As reflected in my journal entry of May 22, Rankin instructed me along these lines. Rankin said nothing to indicate that Warren had talked to Robert Kennedy on this subject either before or after the Commission meeting on May 19. What the Commission wanted from the Attorney General (and other agency heads) were assurances on two matters; (a) all relevant information pertaining to the assassination in the possession of the department or agency had been delivered to the Commission; and (b) the agency head had no information regarding the existence of any conspiracy that led to the assassination. I am not aware that any member of the Commission or its staff expressed an interest in having testimony by the Attorney General on any other aspect of the investigation; and Rankin at our meeting on May 22 did not express any different view.

I believe that my initial meeting with Ed Guthman on May 28 (as described in my June 4 journal entry) supports my view that the Attorney General had not told Warren that he did not wish to appear before the Commission. I believe that Guthman would have known of any such conversation if it had taken place. As my journal note indicates, Guthman and I discussed the possibility of Kennedy’s testifying before the Commission as well as the alternative of a statement by him that would address the concerns of the Commission. On June 2 Guthman told me that he had discussed the matter with the Attorney General and asked me to prepare a statement along the lines we had discussed.

I drafted the statement found in the Commission files. I do not know why I included the reference to the Attorney General being “sworn” in the first sentence. Rankin had clearly said “statement” and not “affidavit.” The document is entitled “Statement” and does not include the standard concluding statement in any affidavit that the witness “swears or affirms” that the facts contained in the document are truthful. All I can conclude is that I made a mistake — neither the first nor the last in my professional life.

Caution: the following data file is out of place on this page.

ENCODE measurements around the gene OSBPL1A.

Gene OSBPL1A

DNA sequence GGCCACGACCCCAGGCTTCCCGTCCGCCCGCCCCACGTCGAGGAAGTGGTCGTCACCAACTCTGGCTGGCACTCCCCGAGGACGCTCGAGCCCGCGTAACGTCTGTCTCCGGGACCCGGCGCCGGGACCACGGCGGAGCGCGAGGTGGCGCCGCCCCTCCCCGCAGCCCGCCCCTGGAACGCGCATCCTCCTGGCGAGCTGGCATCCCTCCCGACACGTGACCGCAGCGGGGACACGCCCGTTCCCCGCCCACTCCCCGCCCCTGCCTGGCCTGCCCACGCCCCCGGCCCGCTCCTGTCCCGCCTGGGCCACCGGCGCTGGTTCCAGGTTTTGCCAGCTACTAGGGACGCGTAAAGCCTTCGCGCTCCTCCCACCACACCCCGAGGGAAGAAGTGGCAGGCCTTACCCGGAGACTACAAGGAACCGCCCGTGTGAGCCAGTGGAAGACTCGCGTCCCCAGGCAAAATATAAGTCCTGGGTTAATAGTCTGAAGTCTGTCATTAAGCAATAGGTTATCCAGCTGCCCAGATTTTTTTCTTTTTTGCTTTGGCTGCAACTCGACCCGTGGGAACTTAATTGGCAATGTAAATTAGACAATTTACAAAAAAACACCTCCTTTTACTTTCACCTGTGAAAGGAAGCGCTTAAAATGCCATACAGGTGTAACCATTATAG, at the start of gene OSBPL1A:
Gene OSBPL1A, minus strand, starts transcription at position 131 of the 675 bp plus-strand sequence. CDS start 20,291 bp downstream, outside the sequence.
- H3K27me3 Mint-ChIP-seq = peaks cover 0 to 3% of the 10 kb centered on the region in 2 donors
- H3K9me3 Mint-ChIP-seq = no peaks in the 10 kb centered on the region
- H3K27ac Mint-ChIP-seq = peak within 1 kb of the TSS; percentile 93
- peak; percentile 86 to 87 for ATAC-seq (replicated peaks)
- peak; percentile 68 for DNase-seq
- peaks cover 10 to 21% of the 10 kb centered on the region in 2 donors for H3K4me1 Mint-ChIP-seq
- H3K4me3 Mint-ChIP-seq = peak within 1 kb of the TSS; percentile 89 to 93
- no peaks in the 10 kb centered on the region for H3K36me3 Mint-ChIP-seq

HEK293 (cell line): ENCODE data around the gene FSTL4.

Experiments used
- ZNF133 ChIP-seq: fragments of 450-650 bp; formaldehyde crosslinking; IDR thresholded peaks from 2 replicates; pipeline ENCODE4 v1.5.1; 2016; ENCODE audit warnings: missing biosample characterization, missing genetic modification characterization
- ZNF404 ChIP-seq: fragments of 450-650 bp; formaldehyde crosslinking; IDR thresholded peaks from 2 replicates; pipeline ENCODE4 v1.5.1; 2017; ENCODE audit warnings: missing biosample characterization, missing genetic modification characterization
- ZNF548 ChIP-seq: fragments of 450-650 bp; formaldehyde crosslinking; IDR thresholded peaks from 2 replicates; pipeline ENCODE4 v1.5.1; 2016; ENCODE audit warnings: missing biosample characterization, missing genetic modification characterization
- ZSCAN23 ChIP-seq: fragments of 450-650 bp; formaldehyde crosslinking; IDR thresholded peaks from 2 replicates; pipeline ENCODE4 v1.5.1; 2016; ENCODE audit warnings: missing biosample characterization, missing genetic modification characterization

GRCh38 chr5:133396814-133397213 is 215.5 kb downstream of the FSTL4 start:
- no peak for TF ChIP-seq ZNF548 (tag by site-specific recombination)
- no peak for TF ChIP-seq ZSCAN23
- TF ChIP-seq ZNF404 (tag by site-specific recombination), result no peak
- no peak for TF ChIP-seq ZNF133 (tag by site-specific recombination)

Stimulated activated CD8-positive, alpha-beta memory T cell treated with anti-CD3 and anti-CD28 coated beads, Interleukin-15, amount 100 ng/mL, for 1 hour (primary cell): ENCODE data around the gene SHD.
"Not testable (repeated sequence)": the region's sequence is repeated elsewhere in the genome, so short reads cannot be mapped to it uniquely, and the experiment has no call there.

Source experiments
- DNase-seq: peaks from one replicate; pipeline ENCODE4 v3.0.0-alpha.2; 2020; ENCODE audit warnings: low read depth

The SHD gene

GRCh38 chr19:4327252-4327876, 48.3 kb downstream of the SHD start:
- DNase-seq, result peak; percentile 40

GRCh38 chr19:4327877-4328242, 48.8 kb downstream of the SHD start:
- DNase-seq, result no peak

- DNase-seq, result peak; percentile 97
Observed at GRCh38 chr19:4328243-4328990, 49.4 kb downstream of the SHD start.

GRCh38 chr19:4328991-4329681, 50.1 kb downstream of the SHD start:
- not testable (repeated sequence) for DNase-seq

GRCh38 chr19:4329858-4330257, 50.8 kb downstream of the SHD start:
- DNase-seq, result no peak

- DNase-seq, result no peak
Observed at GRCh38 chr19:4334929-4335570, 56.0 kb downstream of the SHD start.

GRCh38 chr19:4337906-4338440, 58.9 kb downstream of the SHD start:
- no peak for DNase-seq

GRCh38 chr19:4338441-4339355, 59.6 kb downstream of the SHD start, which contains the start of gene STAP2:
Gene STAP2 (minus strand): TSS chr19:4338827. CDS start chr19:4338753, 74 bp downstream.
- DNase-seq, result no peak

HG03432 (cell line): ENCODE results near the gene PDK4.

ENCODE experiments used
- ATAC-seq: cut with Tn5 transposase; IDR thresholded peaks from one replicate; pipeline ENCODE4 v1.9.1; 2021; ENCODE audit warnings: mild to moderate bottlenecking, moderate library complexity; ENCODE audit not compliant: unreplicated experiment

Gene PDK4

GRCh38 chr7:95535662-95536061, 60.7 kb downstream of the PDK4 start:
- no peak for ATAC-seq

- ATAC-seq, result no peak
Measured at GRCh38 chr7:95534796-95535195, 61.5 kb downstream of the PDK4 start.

I took this statement to my meeting on June 2 with Guthman and Katzenbach. They rejected the statement that I had prepared as “sterile and unsatisfactory.” There was no discussion of its reference to the Attorney General being “sworn.” As a result of this decision, the Attorney General never saw the statement I had prepared. It was at this meeting that Katzenbach proposed the “third alternative” of an exchange of letters. Katzenbach did not tell Guthman and me that he had discussed the Attorney General’s appearance before the Commission with any Commission member or, indeed, with the Attorney General. His view simply was: a letter from the Attorney General would address the Commission’s concerns effectively and remove the need for any further personal involvement by the Attorney General in the Commission’s work.

When we met with the Attorney General on June 4, he did not tell us (or indicate in any way) that he had told Warren or any other member of the Commission that he did not wish to appear. If he had done so, I believe he would not have discussed the possibility of testifying before the Commission as one of the alternatives under consideration at our meeting. He stated that he would do whatever the Commission wanted him to do. He stated that he recognized the desirability of having a statement from him to the effect that he had no evidence of a conspiracy and that the Department of Justice had provided all the relevant information in its possession regarding the assassination to the Commission. At Katzenbach’s request, I had prepared a draft letter from Robert Kennedy to the Commission which he reviewed at the meeting. He suggested one modification reflecting the fact that he had not received any reports from the FBI regarding the assassination. After further discussion, he approved the exchange of letters as a preferred manner of addressing the Commission’s concerns.